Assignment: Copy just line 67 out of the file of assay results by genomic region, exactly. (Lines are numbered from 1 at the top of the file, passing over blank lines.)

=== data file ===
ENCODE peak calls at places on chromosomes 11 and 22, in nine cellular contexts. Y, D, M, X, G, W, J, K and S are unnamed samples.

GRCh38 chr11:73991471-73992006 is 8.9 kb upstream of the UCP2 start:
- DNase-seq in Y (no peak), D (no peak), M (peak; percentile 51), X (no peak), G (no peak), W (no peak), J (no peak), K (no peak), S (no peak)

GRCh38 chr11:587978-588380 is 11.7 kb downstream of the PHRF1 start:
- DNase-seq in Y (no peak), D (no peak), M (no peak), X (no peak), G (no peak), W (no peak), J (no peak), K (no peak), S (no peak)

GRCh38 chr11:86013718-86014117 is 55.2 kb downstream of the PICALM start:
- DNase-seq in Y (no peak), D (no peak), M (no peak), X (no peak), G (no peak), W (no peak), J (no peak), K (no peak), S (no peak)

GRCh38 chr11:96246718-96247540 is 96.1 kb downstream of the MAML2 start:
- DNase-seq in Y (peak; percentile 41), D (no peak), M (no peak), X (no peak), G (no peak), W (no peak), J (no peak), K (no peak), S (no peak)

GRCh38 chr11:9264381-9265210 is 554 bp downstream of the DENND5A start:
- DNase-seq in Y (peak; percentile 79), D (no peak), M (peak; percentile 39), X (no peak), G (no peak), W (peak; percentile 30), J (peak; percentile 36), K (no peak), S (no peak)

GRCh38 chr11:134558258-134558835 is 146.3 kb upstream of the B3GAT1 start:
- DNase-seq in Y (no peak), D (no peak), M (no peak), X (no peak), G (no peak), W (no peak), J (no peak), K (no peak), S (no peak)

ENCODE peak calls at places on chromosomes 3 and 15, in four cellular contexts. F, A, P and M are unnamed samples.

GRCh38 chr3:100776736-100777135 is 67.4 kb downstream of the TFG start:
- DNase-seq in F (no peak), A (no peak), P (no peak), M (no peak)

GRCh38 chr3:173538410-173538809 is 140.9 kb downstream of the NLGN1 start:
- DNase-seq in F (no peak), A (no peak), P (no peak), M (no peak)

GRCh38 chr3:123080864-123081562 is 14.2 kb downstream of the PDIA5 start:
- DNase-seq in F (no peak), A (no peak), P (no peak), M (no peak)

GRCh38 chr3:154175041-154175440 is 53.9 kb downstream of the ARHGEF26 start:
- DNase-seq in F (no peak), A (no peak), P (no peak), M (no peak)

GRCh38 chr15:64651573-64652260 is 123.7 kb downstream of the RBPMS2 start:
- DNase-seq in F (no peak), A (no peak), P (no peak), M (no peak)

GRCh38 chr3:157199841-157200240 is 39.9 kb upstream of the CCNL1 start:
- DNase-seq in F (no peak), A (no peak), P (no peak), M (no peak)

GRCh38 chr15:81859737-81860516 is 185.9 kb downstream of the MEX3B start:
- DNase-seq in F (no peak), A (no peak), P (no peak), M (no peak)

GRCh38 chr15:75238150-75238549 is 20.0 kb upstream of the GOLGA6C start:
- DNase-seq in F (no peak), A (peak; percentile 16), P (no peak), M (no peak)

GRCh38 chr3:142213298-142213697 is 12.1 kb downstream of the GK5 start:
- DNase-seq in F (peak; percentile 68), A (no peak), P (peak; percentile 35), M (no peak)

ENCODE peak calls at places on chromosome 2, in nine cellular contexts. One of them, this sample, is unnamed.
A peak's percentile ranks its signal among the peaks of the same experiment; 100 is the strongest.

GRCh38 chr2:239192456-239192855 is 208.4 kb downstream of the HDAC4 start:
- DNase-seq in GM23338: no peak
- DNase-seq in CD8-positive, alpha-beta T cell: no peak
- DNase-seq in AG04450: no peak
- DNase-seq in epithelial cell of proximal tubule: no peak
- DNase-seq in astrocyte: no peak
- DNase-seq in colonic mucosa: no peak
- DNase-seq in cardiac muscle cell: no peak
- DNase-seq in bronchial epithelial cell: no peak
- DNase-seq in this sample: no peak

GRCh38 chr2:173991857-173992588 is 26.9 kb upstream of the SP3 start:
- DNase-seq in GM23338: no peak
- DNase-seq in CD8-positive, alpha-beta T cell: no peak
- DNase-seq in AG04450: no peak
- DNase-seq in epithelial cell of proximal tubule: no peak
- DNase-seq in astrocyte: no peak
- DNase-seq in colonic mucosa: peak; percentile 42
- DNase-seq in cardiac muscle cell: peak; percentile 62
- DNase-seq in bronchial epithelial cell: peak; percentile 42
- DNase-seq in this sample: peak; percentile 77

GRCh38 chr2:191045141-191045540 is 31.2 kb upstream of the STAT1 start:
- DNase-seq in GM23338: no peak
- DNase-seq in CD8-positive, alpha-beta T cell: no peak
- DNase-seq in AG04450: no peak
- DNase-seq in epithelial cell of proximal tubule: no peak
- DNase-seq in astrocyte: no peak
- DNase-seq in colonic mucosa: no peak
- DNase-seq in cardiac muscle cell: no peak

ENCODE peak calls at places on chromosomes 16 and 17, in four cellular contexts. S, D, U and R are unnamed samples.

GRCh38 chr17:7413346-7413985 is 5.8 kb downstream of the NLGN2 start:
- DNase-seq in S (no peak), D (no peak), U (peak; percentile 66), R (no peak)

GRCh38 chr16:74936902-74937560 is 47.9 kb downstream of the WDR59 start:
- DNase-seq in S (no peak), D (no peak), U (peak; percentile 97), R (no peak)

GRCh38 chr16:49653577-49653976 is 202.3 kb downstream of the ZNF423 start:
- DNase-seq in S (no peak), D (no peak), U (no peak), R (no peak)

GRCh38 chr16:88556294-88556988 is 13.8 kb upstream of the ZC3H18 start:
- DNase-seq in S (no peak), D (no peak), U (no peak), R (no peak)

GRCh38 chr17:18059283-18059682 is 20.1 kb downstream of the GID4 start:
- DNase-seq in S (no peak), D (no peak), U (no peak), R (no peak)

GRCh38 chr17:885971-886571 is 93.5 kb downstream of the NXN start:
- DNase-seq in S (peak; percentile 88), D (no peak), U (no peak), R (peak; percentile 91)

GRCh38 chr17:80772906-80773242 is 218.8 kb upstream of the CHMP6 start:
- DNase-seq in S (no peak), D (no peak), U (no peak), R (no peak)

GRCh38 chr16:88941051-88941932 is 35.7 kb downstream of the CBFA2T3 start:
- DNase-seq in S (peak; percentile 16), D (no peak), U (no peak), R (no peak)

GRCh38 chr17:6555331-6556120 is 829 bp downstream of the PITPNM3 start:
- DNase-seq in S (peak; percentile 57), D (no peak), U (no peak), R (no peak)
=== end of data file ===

- DNase-seq in S (no peak), D (no peak), U (peak; percentile 97), R (no peak)